Australia - inflation
Australia: Money and Inflation
Economists have for many years tried to identify the relationship between money and inflation. There is a clear relationship between money and inflation described in section 3.3 of The failings of monetary policy in Australia that was written in 1995. The relationship described continues to exist as shown in the following chart of the consumer price index (CPI) as calculated by the Australian Bureau of Statistics (ABS) and the monetary price pressure that underlies most inflation.
This strong relationship is shown to exist over 25 years and suggests that other factors such as exchange rates and fiscal policy have little direct effect on inflation. The wages and incomes accord can be seen to have had some effect in the mid to late 1980s. Also, wages policy appears to have had some effect in the mid to late 1990s. Fiscal policy has an effect only insofar as it affects the unendowed money supply (the government borrows from the banking system).
There appears to be a lag of around 6 months to a year between the official CPI and the monetary price pressure (the model is not lagged). That is, the growth in the unendowed money supply occurs first and its effect on prices follows rise three to nine months months later.
One of the features of the unendowed measure of money is that it excludes money created from the purchase of foreign reserves. Such money is endowed and does not cause inflation.
When the Reserve Bank sells foreign reserves, it has the opposite effect on inflation. It reduces the amount of endowed money. This does not cause inflation as it has not increased the amount of unendowed money. However, if it is done as an attempt to reduce the growth of the money supply to reduce inflation, it will be ineffective. Even if there were no increase in the total amount of money following the sale of foreign reserves, the reduction in the amount of endowed money and the increase in the amount of unendowed money means that the outcome is inflationary.
The growth of bank credit in Australia has little influence on the price of imported goods. Imported goods make up a large part of the goods included in the inflationary index for goods. When we apply the same approach as for the CPI to the goods index, it is evident from the following chart that the growth of bank credit is not explaining the price movements. This is particularly evident since about 2001.
On the other hand, the growth of bank credit is more likely to explain changes in the price of domestic products such as services. This is clearly evident in the following chart which compares the ABS Services Price Index to the price pressure from monetary sources.
The growth of bank credit is more likely to explain food prices as these have a significant domestic content. The following chart models the food price index using the same approach. While the growth of bank credit does not explain all the price variations, it reveals a very strong relationship.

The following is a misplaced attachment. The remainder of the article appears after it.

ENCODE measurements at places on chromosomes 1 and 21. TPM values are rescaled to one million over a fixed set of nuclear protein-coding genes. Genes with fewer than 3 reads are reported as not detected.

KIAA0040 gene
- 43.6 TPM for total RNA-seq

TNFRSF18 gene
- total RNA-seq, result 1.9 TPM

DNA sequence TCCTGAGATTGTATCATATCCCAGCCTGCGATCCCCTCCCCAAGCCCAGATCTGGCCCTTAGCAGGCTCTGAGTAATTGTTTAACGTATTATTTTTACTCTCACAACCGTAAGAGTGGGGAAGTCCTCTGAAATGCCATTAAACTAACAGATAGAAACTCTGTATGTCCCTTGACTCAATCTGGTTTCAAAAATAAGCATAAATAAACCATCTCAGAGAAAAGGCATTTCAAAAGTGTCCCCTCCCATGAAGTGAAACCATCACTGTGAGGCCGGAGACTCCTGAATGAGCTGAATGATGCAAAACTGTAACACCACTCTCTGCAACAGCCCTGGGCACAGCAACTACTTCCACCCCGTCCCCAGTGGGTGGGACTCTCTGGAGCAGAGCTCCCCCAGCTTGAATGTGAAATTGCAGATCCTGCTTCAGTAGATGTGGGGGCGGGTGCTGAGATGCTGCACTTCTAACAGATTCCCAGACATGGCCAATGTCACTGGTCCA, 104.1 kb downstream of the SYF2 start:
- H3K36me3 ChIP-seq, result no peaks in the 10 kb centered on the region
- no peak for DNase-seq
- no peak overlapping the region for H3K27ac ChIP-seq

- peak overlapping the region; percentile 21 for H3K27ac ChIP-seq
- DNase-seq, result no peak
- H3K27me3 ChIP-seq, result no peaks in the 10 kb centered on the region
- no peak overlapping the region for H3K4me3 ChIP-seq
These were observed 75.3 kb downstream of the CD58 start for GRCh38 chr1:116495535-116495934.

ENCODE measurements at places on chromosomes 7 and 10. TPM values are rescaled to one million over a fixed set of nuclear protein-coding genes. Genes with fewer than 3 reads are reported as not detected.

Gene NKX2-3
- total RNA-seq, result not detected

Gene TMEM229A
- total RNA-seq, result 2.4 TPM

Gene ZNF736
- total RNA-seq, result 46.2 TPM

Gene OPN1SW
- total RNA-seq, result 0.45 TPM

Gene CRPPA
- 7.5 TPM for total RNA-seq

A comparison of the underlying monetary inflationary pressures and the housing index reveals the speculative booms and busts associated with the housing industry. In this case, the base quarter for the modelled index is December 1996.
To view the Excel model used to calculate these relationships together with the sources of data (data series since April 2002) use this link and go to the Inflation worksheet.
Note that the Reserve Bank of Australia (RBA) state that "We haven't found monetary models to be particularly informative for inflation over our forecast horizon." Hence readers should be wary about putting significant weight on the above relationship. However, the RBA's admission appears to inconsistent with its own actions. The Bank has been raising interest rates in an attempt to reduce monetary growth and so reduce the rate of inflation yet it states that it has found no useful relationship between monetary growth and inflation.
The optimising exchange rate provides monetary growth from foreign reserves as well as from bank credit. Money from the growth of foreign reserves is endowed money and it does not have the same inflationary effect as money from bank credit. Hence, we could expect lower levels of inflation if such an open variable exchange rate system were adopted.
It is possible for the government and the Reserve Bank to directly raise the amount of endowed money to stimulate the economy without causing inflation and current account deficits. They could also reduce the level of unendowed money to reduce the current account deficit and lower the rate of inflation.
Most economic literature assumes that there is a proportional relationship between the money supply and prices. That is, a 10 per cent increase in the money supply will cause a 10 per cent increase in prices, other things being equal. But that is not the case. As stated above, the evidence reveals that the change in the prices is equal to the square root of the change in the unendowed money supply over the change in the real gross domestic product.
The reason for this relationship is related to the fact that money is not only a record of endowments, it is also a record of outstanding loans, and obligations to supply goods in exchange for debt. The explanation based on this rational is explained on the Money and Inflation webpage.
To read more about similar issues, look up the papers on the subject and the submission to the Financial System Inquiry.
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Last update: 8 August 2013